Power Automate Desktop | Browsing websites exercise | Run a search in Google and retrieve the results

This exercise is provided to allow potential course delegates to choose the correct Wise Owl Microsoft training course, and may not be reproduced in whole or in part in any format without the prior written consent of Wise Owl.

Software ==> Power Automate Desktop  (18 exercises)
Version ==> Latest version
Topic ==> Browsing websites  (1 exercise)
Level ==> Relatively easy
Subject ==> Power Automate training

You need a minimum screen resolution of about 700 pixels width to see our exercises. This is because they contain diagrams and tables which would not be viewable easily on a mobile phone or small laptop. Please use a larger tablet, notebook or desktop computer, or change your screen resolution settings.

The aim of this exercise is to run a search for a specific string of text in Google.  Start by creating a flow called Run a Google search, then use an input box to find what you're going to search for:

Input dialog box

Capture your search text in a variable.

Add an action to start your favourite browser, going to the Google home page within it:

Google search page

The familiar Google search box.


Add UI elements for the search box and the search button:

UI elements added

Initially you'll see something like this.


Give these elements better (more meaningful) names:

Renamed UI elements

You can include spaces in UI element names.


Add commands to go to the search box and type in your search string:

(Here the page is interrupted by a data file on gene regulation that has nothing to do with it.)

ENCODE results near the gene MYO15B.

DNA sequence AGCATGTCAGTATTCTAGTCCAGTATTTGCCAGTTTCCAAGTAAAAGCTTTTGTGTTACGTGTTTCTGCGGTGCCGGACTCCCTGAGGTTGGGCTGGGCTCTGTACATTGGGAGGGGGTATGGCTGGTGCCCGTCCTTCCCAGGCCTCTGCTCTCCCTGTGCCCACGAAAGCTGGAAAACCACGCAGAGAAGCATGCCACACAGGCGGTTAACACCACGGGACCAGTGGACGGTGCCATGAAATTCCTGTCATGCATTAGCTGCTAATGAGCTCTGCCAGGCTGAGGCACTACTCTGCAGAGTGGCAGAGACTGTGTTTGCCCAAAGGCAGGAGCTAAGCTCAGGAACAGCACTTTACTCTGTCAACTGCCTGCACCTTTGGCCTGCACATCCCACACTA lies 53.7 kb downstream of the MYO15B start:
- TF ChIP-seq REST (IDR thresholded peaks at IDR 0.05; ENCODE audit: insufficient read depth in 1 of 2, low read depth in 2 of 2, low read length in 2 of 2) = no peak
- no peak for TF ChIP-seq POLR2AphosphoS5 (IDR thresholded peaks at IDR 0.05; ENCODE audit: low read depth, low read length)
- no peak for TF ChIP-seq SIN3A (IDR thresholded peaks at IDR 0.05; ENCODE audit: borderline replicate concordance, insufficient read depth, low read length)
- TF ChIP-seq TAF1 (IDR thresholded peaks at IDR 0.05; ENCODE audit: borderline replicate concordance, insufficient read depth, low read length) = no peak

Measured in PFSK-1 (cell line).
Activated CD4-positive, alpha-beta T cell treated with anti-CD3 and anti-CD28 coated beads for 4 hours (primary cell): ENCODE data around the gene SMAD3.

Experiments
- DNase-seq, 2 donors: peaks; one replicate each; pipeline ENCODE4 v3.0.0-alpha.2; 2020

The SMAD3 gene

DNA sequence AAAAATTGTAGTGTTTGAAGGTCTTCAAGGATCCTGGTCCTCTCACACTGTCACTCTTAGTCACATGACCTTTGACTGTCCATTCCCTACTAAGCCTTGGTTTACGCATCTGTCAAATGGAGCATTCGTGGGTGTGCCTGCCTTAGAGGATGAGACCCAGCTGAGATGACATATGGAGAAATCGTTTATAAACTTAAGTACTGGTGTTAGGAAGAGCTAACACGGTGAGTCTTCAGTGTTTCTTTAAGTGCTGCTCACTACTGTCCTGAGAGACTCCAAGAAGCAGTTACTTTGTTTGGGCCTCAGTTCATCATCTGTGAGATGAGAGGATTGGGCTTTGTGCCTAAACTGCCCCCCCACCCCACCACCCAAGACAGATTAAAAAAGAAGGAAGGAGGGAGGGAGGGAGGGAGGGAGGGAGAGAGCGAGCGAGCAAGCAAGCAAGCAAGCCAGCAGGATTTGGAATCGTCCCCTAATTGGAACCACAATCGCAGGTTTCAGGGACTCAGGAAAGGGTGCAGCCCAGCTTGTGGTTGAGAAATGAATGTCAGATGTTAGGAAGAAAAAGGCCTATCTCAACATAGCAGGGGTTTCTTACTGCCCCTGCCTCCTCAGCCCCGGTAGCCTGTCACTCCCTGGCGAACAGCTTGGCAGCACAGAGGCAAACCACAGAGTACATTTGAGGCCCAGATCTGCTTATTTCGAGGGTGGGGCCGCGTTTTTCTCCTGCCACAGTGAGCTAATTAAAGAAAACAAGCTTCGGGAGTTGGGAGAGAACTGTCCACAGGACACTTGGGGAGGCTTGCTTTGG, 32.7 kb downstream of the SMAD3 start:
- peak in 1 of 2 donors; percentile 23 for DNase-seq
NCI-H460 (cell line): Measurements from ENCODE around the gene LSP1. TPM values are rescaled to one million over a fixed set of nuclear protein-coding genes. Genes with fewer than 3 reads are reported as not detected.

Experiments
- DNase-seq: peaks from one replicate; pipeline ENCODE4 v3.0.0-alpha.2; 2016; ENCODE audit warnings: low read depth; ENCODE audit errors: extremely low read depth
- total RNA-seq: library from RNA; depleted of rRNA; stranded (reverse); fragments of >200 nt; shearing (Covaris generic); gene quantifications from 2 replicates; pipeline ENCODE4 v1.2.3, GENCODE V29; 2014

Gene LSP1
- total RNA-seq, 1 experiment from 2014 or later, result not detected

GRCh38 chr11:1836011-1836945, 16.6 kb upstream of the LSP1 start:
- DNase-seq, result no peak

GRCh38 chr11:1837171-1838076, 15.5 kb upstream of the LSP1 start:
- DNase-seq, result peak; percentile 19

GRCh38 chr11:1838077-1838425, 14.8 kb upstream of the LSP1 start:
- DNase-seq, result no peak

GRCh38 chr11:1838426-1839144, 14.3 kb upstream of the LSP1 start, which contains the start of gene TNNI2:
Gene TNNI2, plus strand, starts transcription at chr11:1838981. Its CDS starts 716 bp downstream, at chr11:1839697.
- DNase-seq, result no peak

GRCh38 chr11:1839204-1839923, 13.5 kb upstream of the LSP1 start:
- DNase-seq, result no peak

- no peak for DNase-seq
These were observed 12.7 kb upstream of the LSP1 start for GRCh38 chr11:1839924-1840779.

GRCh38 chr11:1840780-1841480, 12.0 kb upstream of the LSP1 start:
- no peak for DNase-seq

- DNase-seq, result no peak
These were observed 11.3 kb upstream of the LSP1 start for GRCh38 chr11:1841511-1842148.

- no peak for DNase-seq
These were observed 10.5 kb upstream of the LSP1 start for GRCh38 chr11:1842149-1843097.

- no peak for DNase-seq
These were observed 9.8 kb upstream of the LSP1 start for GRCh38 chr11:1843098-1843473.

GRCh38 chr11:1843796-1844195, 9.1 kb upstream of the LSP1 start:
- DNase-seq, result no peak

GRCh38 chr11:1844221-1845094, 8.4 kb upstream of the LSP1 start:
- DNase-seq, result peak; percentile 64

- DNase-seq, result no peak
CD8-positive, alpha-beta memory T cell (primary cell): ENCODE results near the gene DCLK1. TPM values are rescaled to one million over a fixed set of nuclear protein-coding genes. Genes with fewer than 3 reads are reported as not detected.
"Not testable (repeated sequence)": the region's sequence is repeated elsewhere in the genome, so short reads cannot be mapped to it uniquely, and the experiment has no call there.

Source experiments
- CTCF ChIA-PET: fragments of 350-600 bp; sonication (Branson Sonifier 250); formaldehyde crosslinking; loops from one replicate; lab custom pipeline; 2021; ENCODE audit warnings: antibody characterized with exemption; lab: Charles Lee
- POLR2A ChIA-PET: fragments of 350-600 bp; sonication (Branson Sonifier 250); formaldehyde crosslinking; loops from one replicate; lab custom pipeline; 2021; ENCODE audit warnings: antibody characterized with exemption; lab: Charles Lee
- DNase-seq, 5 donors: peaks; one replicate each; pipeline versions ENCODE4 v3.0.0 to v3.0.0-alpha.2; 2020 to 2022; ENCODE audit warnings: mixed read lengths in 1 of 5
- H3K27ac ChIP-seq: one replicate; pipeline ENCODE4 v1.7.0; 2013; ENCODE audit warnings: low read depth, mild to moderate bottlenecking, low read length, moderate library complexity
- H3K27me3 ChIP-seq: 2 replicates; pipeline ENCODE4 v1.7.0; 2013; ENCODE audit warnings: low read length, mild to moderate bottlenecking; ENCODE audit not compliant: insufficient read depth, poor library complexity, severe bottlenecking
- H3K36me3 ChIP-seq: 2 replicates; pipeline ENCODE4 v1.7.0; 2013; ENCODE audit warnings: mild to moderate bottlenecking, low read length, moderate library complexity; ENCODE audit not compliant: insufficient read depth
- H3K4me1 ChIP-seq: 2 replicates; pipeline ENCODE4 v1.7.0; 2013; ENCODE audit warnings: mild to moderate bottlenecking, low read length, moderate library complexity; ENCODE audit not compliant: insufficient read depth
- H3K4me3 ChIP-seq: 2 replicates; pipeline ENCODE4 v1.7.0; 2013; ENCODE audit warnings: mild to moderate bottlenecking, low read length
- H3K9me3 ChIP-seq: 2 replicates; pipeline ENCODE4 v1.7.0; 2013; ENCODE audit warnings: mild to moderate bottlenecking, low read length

Typing into search box

If you leave the Emulate typing option chosen for the second action you can watch Power Automate Desktop typing in text!


You now realise that the easiest way to proceed is to just press Enter (or at least, use a Send keys action to mimic this).  Add this action, then delete any UI elements you're not using:

Removing unused UI elements

The quickest way to remove UI elements that you're not using.


Run your flow to check that it works!

The final flow

You may get an astonishingly high number of results, depending on your search string.


Edit your search text box UI element to see if you can make its definition a bit more forgiving:

Editing the UI element

Edit the search text box.

Choose to look at the selector path:

Selector builder

Click on the three dots to show the Selector builder dialog box for this UI element.

See if you can whittle the selector path down a bit.  From this:

Original selector path

The original path will look something like this.

To more like this:

Final selector path

The final, (too?) simple selector path.


Test to see if your revised flow still works (it should).

A final thought: have you made your flow more or less robust?

Save this flow and close it down.


You can unzip this file to see the answers to this exercise, although please remember this is for your personal use only. Our Power Automate exercises answers are provided as text files - you can see how to assemble these back into PAD flows here.
This page has 0 threads Add post